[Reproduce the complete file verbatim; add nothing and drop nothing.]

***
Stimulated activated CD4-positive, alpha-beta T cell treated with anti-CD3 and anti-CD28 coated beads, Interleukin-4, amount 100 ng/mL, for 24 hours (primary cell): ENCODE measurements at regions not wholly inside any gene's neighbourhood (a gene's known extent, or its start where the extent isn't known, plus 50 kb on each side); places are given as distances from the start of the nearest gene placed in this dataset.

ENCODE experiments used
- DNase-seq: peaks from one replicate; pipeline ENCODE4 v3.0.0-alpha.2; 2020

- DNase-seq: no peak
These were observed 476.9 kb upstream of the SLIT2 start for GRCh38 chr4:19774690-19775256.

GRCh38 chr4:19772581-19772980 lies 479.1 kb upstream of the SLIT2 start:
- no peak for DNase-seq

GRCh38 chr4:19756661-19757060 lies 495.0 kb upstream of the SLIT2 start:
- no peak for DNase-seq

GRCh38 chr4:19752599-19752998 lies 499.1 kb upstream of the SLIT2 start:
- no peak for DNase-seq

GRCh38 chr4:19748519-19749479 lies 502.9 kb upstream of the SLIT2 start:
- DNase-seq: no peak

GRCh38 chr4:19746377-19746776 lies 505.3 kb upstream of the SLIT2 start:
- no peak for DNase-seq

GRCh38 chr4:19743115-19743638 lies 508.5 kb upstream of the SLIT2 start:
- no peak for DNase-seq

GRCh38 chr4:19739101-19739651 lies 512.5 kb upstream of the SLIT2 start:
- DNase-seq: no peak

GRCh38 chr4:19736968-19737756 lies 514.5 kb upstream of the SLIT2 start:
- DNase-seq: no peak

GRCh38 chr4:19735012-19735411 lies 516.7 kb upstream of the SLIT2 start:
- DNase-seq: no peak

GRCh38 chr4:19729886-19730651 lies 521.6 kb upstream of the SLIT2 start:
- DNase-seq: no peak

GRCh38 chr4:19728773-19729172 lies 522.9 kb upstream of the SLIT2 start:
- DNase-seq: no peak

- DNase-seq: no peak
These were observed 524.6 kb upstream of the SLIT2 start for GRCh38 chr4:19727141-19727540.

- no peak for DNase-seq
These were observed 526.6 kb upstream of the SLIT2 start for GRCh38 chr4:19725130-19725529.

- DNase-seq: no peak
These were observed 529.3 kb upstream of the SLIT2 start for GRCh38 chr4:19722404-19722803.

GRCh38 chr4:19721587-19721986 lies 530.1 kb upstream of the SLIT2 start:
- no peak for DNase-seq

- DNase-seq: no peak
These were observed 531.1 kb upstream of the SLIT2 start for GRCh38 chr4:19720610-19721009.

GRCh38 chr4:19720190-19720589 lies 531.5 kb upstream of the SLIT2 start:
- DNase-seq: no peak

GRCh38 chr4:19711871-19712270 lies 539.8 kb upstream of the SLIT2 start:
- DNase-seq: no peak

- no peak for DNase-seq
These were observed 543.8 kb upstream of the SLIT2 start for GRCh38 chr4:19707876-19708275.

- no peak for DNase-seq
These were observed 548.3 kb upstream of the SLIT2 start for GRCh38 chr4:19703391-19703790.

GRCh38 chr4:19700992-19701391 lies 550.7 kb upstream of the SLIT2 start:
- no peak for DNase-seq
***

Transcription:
Stimulated activated CD4-positive, alpha-beta T cell treated with anti-CD3 and anti-CD28 coated beads, Interleukin-4, amount 100 ng/mL, for 24 hours (primary cell): ENCODE measurements at regions not wholly inside any gene's neighbourhood (a gene's known extent, or its start where the extent isn't known, plus 50 kb on each side); places are given as distances from the start of the nearest gene placed in this dataset.

ENCODE experiments used
- DNase-seq: peaks from one replicate; pipeline ENCODE4 v3.0.0-alpha.2; 2020

- DNase-seq: no peak
These were observed 476.9 kb upstream of the SLIT2 start for GRCh38 chr4:19774690-19775256.

GRCh38 chr4:19772581-19772980 lies 479.1 kb upstream of the SLIT2 start:
- no peak for DNase-seq

GRCh38 chr4:19756661-19757060 lies 495.0 kb upstream of the SLIT2 start:
- no peak for DNase-seq

GRCh38 chr4:19752599-19752998 lies 499.1 kb upstream of the SLIT2 start:
- no peak for DNase-seq

GRCh38 chr4:19748519-19749479 lies 502.9 kb upstream of the SLIT2 start:
- DNase-seq: no peak

GRCh38 chr4:19746377-19746776 lies 505.3 kb upstream of the SLIT2 start:
- no peak for DNase-seq

GRCh38 chr4:19743115-19743638 lies 508.5 kb upstream of the SLIT2 start:
- no peak for DNase-seq

GRCh38 chr4:19739101-19739651 lies 512.5 kb upstream of the SLIT2 start:
- DNase-seq: no peak

GRCh38 chr4:19736968-19737756 lies 514.5 kb upstream of the SLIT2 start:
- DNase-seq: no peak

GRCh38 chr4:19735012-19735411 lies 516.7 kb upstream of the SLIT2 start:
- DNase-seq: no peak

GRCh38 chr4:19729886-19730651 lies 521.6 kb upstream of the SLIT2 start:
- DNase-seq: no peak

GRCh38 chr4:19728773-19729172 lies 522.9 kb upstream of the SLIT2 start:
- DNase-seq: no peak

- DNase-seq: no peak
These were observed 524.6 kb upstream of the SLIT2 start for GRCh38 chr4:19727141-19727540.

- no peak for DNase-seq
These were observed 526.6 kb upstream of the SLIT2 start for GRCh38 chr4:19725130-19725529.

- DNase-seq: no peak
These were observed 529.3 kb upstream of the SLIT2 start for GRCh38 chr4:19722404-19722803.

GRCh38 chr4:19721587-19721986 lies 530.1 kb upstream of the SLIT2 start:
- no peak for DNase-seq

- DNase-seq: no peak
These were observed 531.1 kb upstream of the SLIT2 start for GRCh38 chr4:19720610-19721009.

GRCh38 chr4:19720190-19720589 lies 531.5 kb upstream of the SLIT2 start:
- DNase-seq: no peak

GRCh38 chr4:19711871-19712270 lies 539.8 kb upstream of the SLIT2 start:
- DNase-seq: no peak

- no peak for DNase-seq
These were observed 543.8 kb upstream of the SLIT2 start for GRCh38 chr4:19707876-19708275.

- no peak for DNase-seq
These were observed 548.3 kb upstream of the SLIT2 start for GRCh38 chr4:19703391-19703790.

GRCh38 chr4:19700992-19701391 lies 550.7 kb upstream of the SLIT2 start:
- no peak for DNase-seq